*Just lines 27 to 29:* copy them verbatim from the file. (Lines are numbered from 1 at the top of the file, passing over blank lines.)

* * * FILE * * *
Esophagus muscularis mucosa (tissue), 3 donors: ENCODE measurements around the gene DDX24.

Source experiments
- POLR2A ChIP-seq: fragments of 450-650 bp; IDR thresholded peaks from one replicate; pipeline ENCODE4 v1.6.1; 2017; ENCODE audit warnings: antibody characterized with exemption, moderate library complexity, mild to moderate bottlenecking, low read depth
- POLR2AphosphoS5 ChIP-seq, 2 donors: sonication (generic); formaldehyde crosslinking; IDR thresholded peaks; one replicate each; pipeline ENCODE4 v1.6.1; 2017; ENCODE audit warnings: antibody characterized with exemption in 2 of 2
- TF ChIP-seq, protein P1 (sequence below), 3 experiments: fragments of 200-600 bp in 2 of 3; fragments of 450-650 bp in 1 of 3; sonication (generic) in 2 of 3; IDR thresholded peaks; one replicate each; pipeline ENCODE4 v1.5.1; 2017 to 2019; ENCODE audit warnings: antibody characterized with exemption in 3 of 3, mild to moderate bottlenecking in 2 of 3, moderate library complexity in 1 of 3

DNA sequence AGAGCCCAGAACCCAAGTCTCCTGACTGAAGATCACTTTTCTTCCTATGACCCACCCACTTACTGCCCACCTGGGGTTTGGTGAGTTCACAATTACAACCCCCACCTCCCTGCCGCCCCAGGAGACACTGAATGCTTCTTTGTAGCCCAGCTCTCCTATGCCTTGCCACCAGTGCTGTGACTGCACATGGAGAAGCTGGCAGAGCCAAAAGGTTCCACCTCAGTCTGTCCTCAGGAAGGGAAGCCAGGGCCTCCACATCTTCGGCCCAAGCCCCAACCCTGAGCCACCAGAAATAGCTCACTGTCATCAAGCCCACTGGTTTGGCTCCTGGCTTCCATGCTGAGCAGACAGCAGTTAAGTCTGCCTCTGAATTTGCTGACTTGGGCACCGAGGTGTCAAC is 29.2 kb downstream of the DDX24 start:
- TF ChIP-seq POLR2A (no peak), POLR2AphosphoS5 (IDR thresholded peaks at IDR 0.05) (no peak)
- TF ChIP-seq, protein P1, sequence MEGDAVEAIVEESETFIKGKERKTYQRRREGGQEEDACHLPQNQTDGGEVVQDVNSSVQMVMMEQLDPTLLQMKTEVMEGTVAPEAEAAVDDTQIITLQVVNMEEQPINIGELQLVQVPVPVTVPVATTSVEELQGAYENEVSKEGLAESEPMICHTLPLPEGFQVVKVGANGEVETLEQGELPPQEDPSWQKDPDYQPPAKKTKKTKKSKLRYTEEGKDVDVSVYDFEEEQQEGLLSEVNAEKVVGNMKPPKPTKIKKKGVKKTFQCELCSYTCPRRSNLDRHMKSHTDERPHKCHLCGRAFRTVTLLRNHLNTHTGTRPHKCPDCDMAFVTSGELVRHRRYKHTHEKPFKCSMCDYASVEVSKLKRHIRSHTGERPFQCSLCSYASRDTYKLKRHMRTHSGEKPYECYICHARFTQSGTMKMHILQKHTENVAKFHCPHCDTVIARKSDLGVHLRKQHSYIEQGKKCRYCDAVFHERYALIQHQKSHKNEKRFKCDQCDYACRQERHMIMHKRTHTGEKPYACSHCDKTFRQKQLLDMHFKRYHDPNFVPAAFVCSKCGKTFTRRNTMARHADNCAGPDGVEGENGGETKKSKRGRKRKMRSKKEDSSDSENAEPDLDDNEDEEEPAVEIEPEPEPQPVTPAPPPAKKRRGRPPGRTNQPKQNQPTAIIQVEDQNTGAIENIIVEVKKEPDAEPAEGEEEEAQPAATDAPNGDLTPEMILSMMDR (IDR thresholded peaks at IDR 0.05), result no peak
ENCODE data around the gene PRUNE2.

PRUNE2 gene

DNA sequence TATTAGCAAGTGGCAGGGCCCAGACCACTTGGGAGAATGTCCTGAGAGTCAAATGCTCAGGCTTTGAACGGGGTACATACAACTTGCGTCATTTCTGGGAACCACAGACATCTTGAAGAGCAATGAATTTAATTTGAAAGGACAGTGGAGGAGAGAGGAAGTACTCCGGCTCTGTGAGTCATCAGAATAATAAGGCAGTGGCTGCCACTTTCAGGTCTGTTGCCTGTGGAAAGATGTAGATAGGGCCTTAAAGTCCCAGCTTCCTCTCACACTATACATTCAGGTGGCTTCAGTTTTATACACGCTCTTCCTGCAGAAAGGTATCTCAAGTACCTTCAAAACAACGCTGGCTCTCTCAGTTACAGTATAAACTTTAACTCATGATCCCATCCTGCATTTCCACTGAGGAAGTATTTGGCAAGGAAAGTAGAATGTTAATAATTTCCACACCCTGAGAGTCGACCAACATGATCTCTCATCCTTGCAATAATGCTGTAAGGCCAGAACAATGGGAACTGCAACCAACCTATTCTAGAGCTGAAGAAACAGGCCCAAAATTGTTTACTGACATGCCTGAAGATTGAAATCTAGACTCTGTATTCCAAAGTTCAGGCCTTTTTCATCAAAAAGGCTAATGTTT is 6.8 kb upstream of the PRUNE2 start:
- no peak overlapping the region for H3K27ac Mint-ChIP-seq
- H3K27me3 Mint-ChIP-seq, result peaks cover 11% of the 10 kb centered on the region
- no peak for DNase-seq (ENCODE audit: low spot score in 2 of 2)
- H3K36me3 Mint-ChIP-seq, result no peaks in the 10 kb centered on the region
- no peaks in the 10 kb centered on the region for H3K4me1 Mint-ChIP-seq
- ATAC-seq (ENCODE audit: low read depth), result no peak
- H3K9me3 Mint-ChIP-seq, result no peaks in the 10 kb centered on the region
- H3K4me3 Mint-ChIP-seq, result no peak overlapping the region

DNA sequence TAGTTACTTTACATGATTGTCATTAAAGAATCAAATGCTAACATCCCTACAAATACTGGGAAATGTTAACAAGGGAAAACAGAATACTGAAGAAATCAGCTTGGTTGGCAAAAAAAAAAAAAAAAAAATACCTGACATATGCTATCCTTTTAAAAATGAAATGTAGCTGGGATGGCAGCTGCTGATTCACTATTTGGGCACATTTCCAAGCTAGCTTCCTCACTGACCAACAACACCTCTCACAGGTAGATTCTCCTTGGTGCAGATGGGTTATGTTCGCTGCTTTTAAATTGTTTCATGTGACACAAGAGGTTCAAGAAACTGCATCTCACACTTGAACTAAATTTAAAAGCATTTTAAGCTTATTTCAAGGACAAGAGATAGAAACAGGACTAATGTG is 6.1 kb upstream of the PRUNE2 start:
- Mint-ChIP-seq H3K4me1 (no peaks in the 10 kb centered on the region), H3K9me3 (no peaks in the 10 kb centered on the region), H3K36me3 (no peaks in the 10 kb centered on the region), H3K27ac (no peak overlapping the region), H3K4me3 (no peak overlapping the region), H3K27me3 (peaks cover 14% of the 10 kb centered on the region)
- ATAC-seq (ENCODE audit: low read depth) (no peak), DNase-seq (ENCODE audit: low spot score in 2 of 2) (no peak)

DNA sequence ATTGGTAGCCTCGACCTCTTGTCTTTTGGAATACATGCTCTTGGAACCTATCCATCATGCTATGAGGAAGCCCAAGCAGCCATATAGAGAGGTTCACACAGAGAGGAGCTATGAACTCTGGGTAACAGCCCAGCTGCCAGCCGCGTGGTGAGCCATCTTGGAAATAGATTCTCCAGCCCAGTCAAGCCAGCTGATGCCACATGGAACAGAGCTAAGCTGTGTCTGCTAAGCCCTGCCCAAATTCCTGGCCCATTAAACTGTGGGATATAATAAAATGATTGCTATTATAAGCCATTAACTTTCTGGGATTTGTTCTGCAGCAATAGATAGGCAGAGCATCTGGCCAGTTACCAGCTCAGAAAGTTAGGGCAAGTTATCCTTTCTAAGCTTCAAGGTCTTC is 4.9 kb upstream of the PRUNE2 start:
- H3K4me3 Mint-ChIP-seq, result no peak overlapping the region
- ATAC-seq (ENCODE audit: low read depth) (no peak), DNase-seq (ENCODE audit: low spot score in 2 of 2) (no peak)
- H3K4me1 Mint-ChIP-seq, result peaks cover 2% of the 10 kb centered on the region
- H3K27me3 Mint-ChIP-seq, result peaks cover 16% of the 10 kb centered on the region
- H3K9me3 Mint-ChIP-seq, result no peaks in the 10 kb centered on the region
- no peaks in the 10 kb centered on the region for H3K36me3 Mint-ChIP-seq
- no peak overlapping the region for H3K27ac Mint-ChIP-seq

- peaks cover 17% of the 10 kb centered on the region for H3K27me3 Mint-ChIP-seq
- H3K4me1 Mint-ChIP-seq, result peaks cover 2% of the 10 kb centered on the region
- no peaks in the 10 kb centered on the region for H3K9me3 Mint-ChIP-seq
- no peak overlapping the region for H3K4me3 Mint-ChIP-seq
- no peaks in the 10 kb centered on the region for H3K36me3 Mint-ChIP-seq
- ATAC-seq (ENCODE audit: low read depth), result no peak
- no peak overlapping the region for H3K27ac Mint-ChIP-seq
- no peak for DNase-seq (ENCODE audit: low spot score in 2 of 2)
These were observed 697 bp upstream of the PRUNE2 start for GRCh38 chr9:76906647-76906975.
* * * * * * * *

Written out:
- H3K27me3 Mint-ChIP-seq, result peaks cover 16% of the 10 kb centered on the region
- H3K9me3 Mint-ChIP-seq, result no peaks in the 10 kb centered on the region
- no peaks in the 10 kb centered on the region for H3K36me3 Mint-ChIP-seq